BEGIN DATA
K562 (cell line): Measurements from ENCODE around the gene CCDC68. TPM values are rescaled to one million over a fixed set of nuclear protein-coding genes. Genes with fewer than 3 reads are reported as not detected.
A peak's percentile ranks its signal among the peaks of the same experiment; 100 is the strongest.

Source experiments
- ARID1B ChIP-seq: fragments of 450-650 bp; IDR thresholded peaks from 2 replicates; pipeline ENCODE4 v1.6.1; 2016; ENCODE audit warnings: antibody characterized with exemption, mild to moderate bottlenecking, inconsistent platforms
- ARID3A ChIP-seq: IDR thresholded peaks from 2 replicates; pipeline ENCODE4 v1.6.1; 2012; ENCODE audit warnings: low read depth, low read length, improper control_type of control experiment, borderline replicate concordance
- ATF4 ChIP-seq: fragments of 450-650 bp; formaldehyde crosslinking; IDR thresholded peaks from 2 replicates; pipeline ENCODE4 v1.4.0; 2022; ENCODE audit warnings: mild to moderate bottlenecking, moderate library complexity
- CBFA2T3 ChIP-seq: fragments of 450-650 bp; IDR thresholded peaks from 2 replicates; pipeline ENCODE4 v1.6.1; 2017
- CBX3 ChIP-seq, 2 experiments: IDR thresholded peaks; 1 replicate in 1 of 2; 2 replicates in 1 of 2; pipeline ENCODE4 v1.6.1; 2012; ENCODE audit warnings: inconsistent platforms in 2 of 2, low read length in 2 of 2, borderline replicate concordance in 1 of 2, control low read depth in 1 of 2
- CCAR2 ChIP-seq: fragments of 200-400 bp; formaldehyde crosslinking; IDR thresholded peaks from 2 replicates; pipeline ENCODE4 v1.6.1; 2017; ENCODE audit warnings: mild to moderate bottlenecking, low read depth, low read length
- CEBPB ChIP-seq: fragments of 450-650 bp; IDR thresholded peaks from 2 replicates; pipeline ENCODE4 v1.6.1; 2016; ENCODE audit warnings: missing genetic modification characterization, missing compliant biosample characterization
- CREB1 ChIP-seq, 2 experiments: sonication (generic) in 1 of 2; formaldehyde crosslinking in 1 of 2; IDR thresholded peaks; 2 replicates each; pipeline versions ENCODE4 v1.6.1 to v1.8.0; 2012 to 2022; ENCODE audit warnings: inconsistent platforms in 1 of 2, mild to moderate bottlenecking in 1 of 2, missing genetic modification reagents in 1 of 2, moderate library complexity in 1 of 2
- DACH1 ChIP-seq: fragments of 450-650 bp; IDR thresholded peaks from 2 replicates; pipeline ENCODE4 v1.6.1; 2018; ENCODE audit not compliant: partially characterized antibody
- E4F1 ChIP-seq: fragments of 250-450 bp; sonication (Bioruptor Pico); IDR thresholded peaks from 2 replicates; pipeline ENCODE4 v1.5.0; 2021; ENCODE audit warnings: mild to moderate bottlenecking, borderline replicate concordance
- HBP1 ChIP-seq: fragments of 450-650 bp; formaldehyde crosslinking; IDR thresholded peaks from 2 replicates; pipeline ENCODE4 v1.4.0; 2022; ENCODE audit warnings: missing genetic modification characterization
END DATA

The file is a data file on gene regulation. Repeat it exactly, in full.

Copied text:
K562 (cell line): Measurements from ENCODE around the gene CCDC68. TPM values are rescaled to one million over a fixed set of nuclear protein-coding genes. Genes with fewer than 3 reads are reported as not detected.
A peak's percentile ranks its signal among the peaks of the same experiment; 100 is the strongest.

Source experiments
- ARID1B ChIP-seq: fragments of 450-650 bp; IDR thresholded peaks from 2 replicates; pipeline ENCODE4 v1.6.1; 2016; ENCODE audit warnings: antibody characterized with exemption, mild to moderate bottlenecking, inconsistent platforms
- ARID3A ChIP-seq: IDR thresholded peaks from 2 replicates; pipeline ENCODE4 v1.6.1; 2012; ENCODE audit warnings: low read depth, low read length, improper control_type of control experiment, borderline replicate concordance
- ATF4 ChIP-seq: fragments of 450-650 bp; formaldehyde crosslinking; IDR thresholded peaks from 2 replicates; pipeline ENCODE4 v1.4.0; 2022; ENCODE audit warnings: mild to moderate bottlenecking, moderate library complexity
- CBFA2T3 ChIP-seq: fragments of 450-650 bp; IDR thresholded peaks from 2 replicates; pipeline ENCODE4 v1.6.1; 2017
- CBX3 ChIP-seq, 2 experiments: IDR thresholded peaks; 1 replicate in 1 of 2; 2 replicates in 1 of 2; pipeline ENCODE4 v1.6.1; 2012; ENCODE audit warnings: inconsistent platforms in 2 of 2, low read length in 2 of 2, borderline replicate concordance in 1 of 2, control low read depth in 1 of 2
- CCAR2 ChIP-seq: fragments of 200-400 bp; formaldehyde crosslinking; IDR thresholded peaks from 2 replicates; pipeline ENCODE4 v1.6.1; 2017; ENCODE audit warnings: mild to moderate bottlenecking, low read depth, low read length
- CEBPB ChIP-seq: fragments of 450-650 bp; IDR thresholded peaks from 2 replicates; pipeline ENCODE4 v1.6.1; 2016; ENCODE audit warnings: missing genetic modification characterization, missing compliant biosample characterization
- CREB1 ChIP-seq, 2 experiments: sonication (generic) in 1 of 2; formaldehyde crosslinking in 1 of 2; IDR thresholded peaks; 2 replicates each; pipeline versions ENCODE4 v1.6.1 to v1.8.0; 2012 to 2022; ENCODE audit warnings: inconsistent platforms in 1 of 2, mild to moderate bottlenecking in 1 of 2, missing genetic modification reagents in 1 of 2, moderate library complexity in 1 of 2
- DACH1 ChIP-seq: fragments of 450-650 bp; IDR thresholded peaks from 2 replicates; pipeline ENCODE4 v1.6.1; 2018; ENCODE audit not compliant: partially characterized antibody
- E4F1 ChIP-seq: fragments of 250-450 bp; sonication (Bioruptor Pico); IDR thresholded peaks from 2 replicates; pipeline ENCODE4 v1.5.0; 2021; ENCODE audit warnings: mild to moderate bottlenecking, borderline replicate concordance
- HBP1 ChIP-seq: fragments of 450-650 bp; formaldehyde crosslinking; IDR thresholded peaks from 2 replicates; pipeline ENCODE4 v1.4.0; 2022; ENCODE audit warnings: missing genetic modification characterization